Mahatma

Courtesy of Google timeline, I have been perusing some newspaper articles from the past and compiled some clippings from various papers (mostly western) covering Mahatma Gandhi’s non cooperation movement for the Indian freedom struggle from late 1910s to his assassination in 1948. I am only posting a sample of these clippings, but if you read through the timeline, it is interesting to note the skeptical tone of the coverage to a gradual and grudging concession to a few aspects of his philosophy and just like with most great people in history, a broader acceptance and acclaim after his death.

On a personal level, I was astounded to realize how Himalayan a task this was for him to not only apply his principles of Satyagraha against the British rule even as he was constantly being thrown into jail, but also to govern the entire masses that loved and adored him but not always believed in his discipline of non-violence and resorted to rage and riots many times during this period. He would repeatedly call on their affection and loyalty and threaten to fast to death on every such occasion (he fasted more than 15 times much to the ridicule of the western press) and break that fast only after the violence subsided. He was reportedly close to death on more than one such fasts, much to the fear of the British rule for as much as he was detested by them for his non-cooperation, his martyrdom would have whipped up an anarchy that they feared would have been uncontrollable.

Whether you agree with all of his philosophies or not, history revisited is only going to shed an even brighter light on his selfless soul. As one writer summarizes best during Gandhi’s fast to near death to stop the bloody violence during the partition, “but if Gandhi dies, something will have gone from the world which it will be impossible to replace. In all these years he has been accepted by enemies and friends alike as the greatest example of absolute incorruptibility of mind and body. He is perhaps today the one public figure of the world whom it has always been impossible to bluff, bribe or bully. His personal life has always faced any spotlight without a tremble. He has had nothing to hide, nothing to save, and only a life to give for an ideal”. A few months later, he was assassinated by Godse.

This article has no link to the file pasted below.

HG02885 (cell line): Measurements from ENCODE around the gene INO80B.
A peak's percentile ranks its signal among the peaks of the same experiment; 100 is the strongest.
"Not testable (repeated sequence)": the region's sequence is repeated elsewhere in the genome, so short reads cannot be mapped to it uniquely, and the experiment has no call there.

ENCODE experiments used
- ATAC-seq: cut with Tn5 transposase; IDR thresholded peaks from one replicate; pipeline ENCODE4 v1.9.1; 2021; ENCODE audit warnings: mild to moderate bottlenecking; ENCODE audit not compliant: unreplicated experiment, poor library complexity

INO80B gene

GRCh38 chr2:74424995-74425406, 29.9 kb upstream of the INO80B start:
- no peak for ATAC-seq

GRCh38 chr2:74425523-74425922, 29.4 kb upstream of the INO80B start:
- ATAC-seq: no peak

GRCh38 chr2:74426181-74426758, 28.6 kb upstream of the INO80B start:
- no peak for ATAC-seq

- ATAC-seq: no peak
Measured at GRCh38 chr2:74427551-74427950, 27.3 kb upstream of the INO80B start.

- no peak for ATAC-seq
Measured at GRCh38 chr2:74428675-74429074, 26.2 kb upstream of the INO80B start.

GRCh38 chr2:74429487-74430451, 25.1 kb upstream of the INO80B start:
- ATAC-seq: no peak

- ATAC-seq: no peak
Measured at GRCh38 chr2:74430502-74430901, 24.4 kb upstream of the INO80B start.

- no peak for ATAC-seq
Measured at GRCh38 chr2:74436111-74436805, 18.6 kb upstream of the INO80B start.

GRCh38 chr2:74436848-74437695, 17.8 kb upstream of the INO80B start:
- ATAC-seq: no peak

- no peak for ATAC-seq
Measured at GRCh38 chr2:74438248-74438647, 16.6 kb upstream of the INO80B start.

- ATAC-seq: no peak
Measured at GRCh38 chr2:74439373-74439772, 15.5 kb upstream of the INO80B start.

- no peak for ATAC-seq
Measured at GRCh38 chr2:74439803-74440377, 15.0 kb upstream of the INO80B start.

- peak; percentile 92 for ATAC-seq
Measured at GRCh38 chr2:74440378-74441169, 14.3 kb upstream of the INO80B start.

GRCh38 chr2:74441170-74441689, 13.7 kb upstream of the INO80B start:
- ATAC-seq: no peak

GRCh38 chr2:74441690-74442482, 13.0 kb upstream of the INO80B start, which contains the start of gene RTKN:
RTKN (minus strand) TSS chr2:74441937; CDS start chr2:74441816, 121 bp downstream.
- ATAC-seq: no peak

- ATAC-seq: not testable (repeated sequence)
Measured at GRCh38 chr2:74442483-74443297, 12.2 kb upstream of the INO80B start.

Here are a few newspaper clippings, in the chronological order – click on the images for a full view.

Poverty Bay Herald, Jan. 23, 1914.

Poverty Bay Herald, Jan. 23, 1914.

The New York Times, July 10, 1921

The New York Times, July 10, 1921 {Click on the image to get a full view}

The New York Times, March 20, 1922

The New York Times, March 20, 1922

Spokane Daily Chronicle, Dec. 30, 1931

Spokane Daily Chronicle, Dec. 30, 1931

The Age, Apr. 1, 1937

The Age, Apr. 1, 1937

St.Petersburgh Times, August 10, 1942

St.Petersburgh Times, August 10, 1942

The Free Lance Star, Mar. 3, 1943

The Free Lance Star, Mar. 3, 1943

The Toledo Blaze, Jan. 17, 1948

The Toledo Blaze, Jan. 17, 1948 {Click on the image to get a full view}

Pittsburgh Post Gazette, Jan. 31, 1948

Pittsburgh Post Gazette, Jan. 31, 1948{Click on the image to get a full view}


Advertisements